thor den

Cross-posted from G+:

This will probably be complete bollox, but.

We have the following sentence in the Túrin Wrapper Area IV in VT50:

?a?l il cem il chem na en i naugrim en ir Ellath natho thor a den ammen.

(Tolkien's emendations shown as strikethrough.)

Carl theorizes that thor (following the deleted, transparently future copula natho) replaces natho and is an independent future particle with a passive impersonal ending, and den is an adjective related to dínen.
What if thor is not a replacement for natho, but actually this is the adjective/predicate? It could be a variant related to the root TOR-, seen in torech and meaning something like 'hidden, secret, closed'? I cannot readily explain the initial th-, but Tolkien seemed to have a penchant for the liquid mutation in the texts on the Wrapper, perhaps at this time he thought adjectives as predicates underwent a liquid mutation?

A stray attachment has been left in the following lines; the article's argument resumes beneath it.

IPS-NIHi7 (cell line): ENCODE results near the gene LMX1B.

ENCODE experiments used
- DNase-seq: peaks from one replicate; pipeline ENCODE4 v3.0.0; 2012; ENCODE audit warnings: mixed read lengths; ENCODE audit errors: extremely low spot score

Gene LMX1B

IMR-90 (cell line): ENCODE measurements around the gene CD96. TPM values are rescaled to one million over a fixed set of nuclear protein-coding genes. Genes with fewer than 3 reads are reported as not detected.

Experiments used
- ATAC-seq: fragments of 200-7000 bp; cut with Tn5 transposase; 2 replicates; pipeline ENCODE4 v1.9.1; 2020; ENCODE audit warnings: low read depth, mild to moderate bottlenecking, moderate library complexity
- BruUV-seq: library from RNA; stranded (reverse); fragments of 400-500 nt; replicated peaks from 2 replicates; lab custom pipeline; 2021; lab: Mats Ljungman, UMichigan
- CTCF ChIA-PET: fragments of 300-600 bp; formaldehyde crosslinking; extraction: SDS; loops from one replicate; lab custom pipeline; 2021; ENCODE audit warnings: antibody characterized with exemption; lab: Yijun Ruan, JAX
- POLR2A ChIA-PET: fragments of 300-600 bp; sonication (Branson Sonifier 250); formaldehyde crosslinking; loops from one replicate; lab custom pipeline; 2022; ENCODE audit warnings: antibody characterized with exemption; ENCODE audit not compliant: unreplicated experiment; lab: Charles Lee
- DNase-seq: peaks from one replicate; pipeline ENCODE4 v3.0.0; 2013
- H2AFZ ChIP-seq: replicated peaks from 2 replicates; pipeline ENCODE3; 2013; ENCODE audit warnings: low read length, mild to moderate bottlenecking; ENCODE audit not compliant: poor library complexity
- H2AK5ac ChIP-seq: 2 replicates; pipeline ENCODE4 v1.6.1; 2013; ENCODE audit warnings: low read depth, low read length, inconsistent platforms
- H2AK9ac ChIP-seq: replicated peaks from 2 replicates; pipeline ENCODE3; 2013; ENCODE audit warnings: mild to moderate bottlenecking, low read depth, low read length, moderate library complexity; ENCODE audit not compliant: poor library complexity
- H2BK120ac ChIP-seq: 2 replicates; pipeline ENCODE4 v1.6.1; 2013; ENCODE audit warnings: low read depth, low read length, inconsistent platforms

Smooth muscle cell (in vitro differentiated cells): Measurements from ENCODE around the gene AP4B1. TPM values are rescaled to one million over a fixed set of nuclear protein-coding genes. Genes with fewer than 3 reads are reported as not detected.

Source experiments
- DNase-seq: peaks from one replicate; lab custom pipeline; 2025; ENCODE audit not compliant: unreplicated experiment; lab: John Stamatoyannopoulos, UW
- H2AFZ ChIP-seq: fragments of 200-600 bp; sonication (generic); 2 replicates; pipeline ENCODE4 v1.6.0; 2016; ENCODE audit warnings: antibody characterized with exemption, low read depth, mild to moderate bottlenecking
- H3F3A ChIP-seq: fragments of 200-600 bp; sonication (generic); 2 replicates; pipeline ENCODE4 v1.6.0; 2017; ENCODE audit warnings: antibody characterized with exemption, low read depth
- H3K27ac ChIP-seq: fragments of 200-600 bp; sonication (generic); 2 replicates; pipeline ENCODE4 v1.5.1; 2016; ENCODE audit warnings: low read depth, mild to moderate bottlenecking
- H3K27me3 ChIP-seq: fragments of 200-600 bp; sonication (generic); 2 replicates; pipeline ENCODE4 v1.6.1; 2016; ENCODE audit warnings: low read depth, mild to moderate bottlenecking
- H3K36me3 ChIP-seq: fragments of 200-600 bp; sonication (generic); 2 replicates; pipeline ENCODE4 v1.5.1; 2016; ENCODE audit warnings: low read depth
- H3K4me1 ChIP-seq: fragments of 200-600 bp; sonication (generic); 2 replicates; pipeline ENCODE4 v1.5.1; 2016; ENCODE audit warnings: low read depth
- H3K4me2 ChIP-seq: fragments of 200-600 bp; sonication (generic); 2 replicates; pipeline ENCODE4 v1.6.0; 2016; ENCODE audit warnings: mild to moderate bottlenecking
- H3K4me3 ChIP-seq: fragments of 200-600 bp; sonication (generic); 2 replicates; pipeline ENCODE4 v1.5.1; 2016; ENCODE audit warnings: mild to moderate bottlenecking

That leaves us with den. Elsewhere on the Wrapper we have en as possibly our first attested form of the S present tense copula, which Carl links (probably correctly) to aen from KL, so en: present indicative, aen: subjunctive. What if den is another element in this series, possibly a future one?

As I said, probably incorrect, but food for thought anyway.



If thor means 'hidden', it is surely from THUR- with a-umlaut or a-infix. We already have Garthurian 'Hidden Realm', Thuringwethil '(woman of) secret shadow' (Etym) and Thuringud 'Hidden Foe' (WJ:256)